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After you perform a search, you can sort the articles by Source. This will rearrange the results of your search, displaying articles according to their appearance in journals and books. This feature is useful for tracing psychoanalytic concepts in a specific psychoanalytic tradition.

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Levinson, N.A. (1993). Female Identity Conflict in Clinical Practice: By Doris Bernstein. Edited by Norbert Freedman & Betsy Ditsler. Northvale, New Jersey: Jason Aronson. 1993. Pp. 197.. Int. J. Psycho-Anal., 74:1286-1288.

(1993). International Journal of Psycho-Analysis, 74:1286-1288

Female Identity Conflict in Clinical Practice: By Doris Bernstein. Edited by Norbert Freedman & Betsy Ditsler. Northvale, New Jersey: Jason Aronson. 1993. Pp. 197.

Review by:
Nadine A. Levinson

The late Doris Bernstein was a talented and original psychoanalytic thinker, a sensitive clinician, and a revered teacher of both psychoanalytic theory and process. The editors, Norbert Freedman and Betsy Ditsler, have done an admirable job integrating her life work for this IPTAR Monograph.

Written over the last thirty years, this collection of essays reflects Bernstein's commitment to the concept of a gender-specific view of the clinical process. Her writings are contemporary; we encounter a language of object relations, a rhetoric about the evolution of the self, as well as a discourse of something 'wonderfully of old'. What is old is Bernstein's emphasis on the importance of uniquely-female body experiences for the formation of female identity.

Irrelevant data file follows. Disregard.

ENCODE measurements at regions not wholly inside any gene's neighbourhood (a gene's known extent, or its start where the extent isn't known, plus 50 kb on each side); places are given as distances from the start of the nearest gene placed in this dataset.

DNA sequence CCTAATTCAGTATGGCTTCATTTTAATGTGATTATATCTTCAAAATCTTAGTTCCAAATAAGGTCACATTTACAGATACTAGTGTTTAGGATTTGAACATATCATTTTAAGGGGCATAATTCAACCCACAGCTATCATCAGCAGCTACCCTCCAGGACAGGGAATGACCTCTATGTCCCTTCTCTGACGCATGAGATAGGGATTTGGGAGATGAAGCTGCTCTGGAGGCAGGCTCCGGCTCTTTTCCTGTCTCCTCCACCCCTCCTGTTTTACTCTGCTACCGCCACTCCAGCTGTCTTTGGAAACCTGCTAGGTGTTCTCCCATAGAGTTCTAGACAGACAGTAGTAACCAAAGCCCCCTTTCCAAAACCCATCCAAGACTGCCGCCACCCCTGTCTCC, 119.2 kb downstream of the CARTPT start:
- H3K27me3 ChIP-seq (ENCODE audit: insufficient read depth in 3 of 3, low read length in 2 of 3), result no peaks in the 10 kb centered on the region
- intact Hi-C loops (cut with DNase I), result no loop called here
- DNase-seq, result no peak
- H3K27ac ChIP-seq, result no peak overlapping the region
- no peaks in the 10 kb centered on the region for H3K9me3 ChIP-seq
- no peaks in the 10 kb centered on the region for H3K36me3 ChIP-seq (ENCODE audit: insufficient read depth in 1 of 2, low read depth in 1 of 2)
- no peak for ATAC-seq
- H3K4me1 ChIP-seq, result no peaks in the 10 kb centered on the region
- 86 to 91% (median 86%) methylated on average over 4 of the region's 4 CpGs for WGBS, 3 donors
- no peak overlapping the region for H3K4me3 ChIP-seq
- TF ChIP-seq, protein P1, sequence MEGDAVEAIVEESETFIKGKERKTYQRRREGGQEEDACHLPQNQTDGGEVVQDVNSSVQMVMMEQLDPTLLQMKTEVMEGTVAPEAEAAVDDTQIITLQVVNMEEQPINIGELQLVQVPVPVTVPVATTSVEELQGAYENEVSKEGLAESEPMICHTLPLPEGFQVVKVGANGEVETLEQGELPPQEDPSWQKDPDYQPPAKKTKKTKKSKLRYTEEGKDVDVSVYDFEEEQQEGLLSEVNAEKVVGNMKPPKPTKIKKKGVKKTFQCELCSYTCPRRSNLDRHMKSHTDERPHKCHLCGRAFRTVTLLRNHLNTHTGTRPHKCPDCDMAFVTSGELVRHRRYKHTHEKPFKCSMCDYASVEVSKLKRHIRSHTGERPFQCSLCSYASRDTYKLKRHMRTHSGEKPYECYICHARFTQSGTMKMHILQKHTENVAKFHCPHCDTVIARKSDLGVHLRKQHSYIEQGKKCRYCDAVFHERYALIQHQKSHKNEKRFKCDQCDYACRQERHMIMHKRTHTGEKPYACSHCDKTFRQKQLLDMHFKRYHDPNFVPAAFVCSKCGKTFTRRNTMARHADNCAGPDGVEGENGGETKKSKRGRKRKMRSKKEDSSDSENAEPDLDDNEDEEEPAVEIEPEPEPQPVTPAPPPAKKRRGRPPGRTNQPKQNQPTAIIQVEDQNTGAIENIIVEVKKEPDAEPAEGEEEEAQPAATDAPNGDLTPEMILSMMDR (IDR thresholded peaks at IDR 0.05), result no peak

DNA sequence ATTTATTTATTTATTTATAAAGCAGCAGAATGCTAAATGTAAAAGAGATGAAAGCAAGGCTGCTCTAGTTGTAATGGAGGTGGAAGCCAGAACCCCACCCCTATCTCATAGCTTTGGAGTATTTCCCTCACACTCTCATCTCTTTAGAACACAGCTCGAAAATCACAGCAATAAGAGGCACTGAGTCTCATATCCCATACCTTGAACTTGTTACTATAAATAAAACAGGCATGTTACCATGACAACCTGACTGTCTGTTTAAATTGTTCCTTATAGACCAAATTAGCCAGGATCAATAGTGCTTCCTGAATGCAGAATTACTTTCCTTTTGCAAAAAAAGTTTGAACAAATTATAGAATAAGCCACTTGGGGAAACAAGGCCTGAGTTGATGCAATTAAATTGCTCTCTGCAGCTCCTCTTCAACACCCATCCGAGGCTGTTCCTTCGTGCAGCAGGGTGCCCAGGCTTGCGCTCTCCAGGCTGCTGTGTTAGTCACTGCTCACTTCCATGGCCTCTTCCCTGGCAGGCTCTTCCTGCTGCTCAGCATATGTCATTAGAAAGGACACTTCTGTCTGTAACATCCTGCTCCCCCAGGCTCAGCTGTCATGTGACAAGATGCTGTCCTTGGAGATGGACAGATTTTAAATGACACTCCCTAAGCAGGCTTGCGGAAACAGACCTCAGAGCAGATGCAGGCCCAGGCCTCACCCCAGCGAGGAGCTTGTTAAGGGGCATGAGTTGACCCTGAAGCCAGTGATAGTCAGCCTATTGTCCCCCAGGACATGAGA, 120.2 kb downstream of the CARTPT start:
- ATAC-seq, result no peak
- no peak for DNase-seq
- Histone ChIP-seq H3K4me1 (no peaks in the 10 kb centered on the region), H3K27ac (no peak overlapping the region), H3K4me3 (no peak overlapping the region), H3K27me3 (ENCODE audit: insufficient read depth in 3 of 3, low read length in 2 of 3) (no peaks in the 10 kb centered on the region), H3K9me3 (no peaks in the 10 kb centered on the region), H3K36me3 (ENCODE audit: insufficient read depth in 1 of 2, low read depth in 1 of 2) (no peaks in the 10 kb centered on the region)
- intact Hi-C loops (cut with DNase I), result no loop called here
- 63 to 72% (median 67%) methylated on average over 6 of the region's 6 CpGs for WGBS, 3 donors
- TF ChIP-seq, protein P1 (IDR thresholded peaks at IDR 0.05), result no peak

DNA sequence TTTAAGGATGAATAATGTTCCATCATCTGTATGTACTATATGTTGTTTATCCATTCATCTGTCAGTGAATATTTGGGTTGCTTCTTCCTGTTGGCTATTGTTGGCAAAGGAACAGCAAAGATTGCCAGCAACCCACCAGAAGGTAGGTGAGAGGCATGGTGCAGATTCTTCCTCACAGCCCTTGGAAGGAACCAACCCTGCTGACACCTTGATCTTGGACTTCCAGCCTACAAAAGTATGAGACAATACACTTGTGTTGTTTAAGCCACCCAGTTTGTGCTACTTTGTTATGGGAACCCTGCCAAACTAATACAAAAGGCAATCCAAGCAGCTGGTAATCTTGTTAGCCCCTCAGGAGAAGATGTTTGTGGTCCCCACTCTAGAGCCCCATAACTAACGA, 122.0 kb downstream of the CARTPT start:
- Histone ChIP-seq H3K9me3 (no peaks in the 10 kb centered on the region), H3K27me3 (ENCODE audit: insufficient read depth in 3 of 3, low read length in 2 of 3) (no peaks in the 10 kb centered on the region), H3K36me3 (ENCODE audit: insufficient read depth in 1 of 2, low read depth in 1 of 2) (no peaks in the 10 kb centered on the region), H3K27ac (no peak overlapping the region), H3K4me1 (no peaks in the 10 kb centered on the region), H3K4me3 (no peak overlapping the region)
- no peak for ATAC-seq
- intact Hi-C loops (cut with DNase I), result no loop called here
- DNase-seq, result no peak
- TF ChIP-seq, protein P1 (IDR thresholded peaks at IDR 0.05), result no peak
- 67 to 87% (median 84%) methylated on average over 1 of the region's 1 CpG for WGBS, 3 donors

Bernstein systematically examines the regressive effects of early female genital sensations and their impact on female character, superego formation, and the mastery of adult modes of functioning. She does so by using impressive clinical examples of women, and she reveals her genius by weaving together a revitalised meaning in the links between bodily sensations and instincts, psychic reality, and the impact of the relationship with both the mother and father on psychic outcomes, gender configurations, and sexual identity. Unquestionably, Bernstein's expositions stand in contrast to most contemporary psychoanalytic writings, which underrepresent the instincts and denude the mind of the vital role of the body.

The theoretical framework and organisation of the book is summarised in Chapter 1, 'Gender-specific attribution of identity', co-authored by Bernstein & Freedman, wherein the developmental, structural, and object-relations threads contributing to the central thesis, of the pervasiveness of gender on every aspect of mental functioning, are sketched.

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